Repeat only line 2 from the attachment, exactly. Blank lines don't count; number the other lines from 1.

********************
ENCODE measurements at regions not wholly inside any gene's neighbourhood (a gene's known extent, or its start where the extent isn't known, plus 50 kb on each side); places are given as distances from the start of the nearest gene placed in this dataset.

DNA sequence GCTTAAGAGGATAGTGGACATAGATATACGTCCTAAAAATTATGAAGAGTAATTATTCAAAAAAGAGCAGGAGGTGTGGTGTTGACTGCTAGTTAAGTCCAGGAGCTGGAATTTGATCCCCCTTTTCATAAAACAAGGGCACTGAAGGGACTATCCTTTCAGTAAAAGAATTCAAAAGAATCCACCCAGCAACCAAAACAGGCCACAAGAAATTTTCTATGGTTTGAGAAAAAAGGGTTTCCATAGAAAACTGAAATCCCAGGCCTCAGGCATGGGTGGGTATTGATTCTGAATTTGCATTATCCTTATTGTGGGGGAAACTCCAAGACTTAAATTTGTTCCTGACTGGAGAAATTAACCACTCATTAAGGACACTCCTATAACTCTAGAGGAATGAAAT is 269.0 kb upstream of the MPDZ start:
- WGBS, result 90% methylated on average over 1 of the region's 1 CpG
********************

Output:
DNA sequence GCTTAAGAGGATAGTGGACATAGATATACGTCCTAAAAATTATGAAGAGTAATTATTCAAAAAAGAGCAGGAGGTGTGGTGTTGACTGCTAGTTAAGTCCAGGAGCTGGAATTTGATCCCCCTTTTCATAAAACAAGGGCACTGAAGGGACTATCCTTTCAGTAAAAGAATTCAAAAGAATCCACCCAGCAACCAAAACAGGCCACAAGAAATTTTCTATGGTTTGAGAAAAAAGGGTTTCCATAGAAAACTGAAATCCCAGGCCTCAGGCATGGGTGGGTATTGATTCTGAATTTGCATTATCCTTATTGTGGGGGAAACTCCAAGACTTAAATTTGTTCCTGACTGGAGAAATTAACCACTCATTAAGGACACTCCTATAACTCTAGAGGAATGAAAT is 269.0 kb upstream of the MPDZ start: